When you tell other people you are a rower, they instantly assume many things.

Exhibit A: “I’m a rower.” Response: “Oh, you must have super strong arms!” *cue your biceps being groped without permission*

Exhibit B: “I’m a rower.” Response: “Wow, you must be really fit!” *cue your internal shame because you ate McDonalds for dinner last night*

Exhibit C: “I’m a rower.” Response: “Oh my gosh, you must be so used to waking up early!” *cue eye roll*

While some of these may be true, not all rowers are the spitting image of that perfect, toned athlete. And, more so, being a rower doesn’t make you a morning person!

All those mornings where you beat the sun to rise, hands stiff and cold as you fumble for your lycra and blearily make your way to training, it definitely doesn’t mean you’re ‘used’ to waking up early!

Some people naturally bounce out of bed before sunrise, while others, despite how much sleep they’ve had, still struggle. Today, this article is for all those out there, still rubbing sleep from their eyes as haul their backsides onto the water.

boathouse, rowing, row boats, safety, equipment

Not all rowers are morning people, but there are ways to make waking up early easier.

1. Get enough sleep before an early row

This one is a no-brainer, but it’s number 1 because of how important it is. Getting enough sleep isn’t just to achieve a functioning state of mind during the day, but it can also help with recovery. The human body enters a state of rest, recuperation and repair when unconscious. When you think about how much effort and stress your body goes through when training for rowing, you’ll need all the recovery help you can get.

Sleeping enough hours should the minimal baseline. The amount of deep sleep is most important, and if you’re tossing and turning a lot at night, you may need more than the average recommended eight hours. There are a lot of free sleep apps for smartphones, or if you want more complex data, activity trackers and wearables, that can track your sleep habits. You’ll be able to calculate how many hours will provide enough deep sleep to aid your body in a faster recovery.

2. Eat properly and fuel your empty body

You know to not consume caffeine or alcohol before an early morning. A dinner that’s low in fat yet high in complex carbs can aid in a better night’s rest, but what about the next morning? Many rowers you know, perhaps even including yourself, may fly out the door with just enough time to grab your house keys, but your body won’t have the adequate sustenance to support a gruelling morning. Taking enough time in the morning to help your brain adjust and to consume some protein can go a long way in your training, and also your recovery.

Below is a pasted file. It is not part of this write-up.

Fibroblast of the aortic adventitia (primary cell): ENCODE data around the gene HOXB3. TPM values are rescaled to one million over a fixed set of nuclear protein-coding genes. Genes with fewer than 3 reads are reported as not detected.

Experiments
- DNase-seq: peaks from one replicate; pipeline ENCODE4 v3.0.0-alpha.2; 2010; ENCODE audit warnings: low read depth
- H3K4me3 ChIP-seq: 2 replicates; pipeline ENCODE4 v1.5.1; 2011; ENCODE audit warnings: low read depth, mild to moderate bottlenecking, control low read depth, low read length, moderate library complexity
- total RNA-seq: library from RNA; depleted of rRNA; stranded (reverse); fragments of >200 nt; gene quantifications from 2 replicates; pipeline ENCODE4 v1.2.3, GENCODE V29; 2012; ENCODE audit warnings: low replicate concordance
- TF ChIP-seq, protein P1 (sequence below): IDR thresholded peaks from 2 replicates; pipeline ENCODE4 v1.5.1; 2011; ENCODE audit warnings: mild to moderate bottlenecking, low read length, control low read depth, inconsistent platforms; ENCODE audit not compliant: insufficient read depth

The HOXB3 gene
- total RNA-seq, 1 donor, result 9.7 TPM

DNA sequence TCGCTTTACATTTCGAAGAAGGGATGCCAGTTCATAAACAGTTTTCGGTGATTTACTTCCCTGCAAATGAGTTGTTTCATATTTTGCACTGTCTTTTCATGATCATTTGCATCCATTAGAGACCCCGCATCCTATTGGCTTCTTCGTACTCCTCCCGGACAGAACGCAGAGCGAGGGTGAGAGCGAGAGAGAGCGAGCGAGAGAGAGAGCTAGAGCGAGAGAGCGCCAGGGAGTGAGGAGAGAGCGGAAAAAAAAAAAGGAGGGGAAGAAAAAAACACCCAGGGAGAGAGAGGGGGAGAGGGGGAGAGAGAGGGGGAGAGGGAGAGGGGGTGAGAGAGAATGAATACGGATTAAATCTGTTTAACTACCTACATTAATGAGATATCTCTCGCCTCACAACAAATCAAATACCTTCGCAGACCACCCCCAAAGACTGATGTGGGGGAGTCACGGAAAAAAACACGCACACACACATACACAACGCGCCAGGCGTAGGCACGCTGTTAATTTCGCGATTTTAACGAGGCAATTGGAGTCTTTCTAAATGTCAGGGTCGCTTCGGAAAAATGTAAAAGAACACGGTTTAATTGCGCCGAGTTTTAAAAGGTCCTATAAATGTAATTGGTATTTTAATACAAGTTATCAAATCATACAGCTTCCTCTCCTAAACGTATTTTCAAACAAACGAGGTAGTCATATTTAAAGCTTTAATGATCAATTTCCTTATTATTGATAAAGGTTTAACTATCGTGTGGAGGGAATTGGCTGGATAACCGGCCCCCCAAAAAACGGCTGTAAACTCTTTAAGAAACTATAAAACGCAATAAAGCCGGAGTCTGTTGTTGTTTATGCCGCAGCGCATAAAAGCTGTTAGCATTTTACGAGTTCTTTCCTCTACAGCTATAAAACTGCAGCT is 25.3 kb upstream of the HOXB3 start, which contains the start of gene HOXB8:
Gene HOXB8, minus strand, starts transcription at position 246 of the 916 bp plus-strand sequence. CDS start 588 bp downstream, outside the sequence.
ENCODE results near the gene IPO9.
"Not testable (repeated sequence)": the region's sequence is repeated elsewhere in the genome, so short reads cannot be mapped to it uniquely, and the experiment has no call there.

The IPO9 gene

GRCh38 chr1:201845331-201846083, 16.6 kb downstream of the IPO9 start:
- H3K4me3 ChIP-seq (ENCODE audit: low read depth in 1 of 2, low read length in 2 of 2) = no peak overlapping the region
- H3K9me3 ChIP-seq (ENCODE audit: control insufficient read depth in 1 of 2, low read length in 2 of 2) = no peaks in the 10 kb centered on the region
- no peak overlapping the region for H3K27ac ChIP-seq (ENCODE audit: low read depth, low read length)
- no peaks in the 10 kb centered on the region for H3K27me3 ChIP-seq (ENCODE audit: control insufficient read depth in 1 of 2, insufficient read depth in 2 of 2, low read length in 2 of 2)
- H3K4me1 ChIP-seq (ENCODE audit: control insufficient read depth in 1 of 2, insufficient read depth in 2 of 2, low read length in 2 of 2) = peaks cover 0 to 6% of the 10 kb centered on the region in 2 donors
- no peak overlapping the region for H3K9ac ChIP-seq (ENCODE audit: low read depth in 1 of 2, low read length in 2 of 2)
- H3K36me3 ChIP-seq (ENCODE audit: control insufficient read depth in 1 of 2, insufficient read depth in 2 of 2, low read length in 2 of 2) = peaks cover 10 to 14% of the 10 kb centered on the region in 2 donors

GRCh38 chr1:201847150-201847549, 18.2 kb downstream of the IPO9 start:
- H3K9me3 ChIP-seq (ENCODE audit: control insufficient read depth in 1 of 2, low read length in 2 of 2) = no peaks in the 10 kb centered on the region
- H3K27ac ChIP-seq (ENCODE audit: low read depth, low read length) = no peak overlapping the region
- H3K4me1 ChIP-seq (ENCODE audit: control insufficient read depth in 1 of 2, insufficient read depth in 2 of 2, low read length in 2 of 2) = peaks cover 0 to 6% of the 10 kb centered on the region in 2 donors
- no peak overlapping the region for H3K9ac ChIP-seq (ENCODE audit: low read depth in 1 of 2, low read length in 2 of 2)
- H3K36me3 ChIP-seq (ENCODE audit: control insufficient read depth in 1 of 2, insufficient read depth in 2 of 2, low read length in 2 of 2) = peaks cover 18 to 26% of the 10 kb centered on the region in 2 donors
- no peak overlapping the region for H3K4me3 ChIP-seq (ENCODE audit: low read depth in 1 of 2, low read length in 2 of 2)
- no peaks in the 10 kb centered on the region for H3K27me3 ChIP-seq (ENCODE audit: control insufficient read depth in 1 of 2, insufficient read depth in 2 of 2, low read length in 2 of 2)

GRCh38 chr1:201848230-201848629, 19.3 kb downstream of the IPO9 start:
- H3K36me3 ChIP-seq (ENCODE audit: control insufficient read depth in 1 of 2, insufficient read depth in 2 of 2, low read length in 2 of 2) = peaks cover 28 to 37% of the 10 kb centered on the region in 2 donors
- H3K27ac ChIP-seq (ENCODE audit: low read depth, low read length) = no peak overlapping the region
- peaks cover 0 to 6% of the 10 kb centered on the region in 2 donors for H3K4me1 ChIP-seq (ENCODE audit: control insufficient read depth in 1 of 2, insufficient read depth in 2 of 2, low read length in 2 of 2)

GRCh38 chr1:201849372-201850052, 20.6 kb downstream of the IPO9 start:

You wouldn’t embark on a road trip with an empty fuel tank, so why would you do the same to a much more important vessel – your body? You’ll have processed the complex carbs from the night before, so restock and replenish before you head out. Protein can keep you fuller for longer, and there are even certain types that improve your memory (such as a specific protein called choline, found in eggs). A protein-rich snack in the morning can also aid in muscle recovery, so you’re able to get spring into shape quicker than usual.

rowing sunset3. Organisation is key for a smooth morning

There’s nothing quite like the feeling of relief when you know where everything is and aren’t rushing around looking for lost equipment. This starts in the boathouse.

Keeping your boathouse organised and clean is extremely important for health and safety, but can also aid in saving you time in the morning. If your storage system is not orderly, you’d probably have to wake up earlier just to have enough time to access your boat and waste valuable time sorting it out. It is also a sign of respect when you keep things tidy – for your equipment, for your rowing club, and towards others that also use the equipment.

Staying organised can also expand to other areas of your life to help you get up on time. Sort everything the night before, because, especially if you are not a morning person, your body will thank you for it the next morning. You won’t have to rush, panic or chance being late – something your coach is probably glad about too!

So there you have it – tips that’ll help your early mornings go all the smoother. With enough dedication and effort, your body clock will adjust to these early mornings. And, once on the water with the rising sun glistening off the peaceful waves, it’ll be worth it.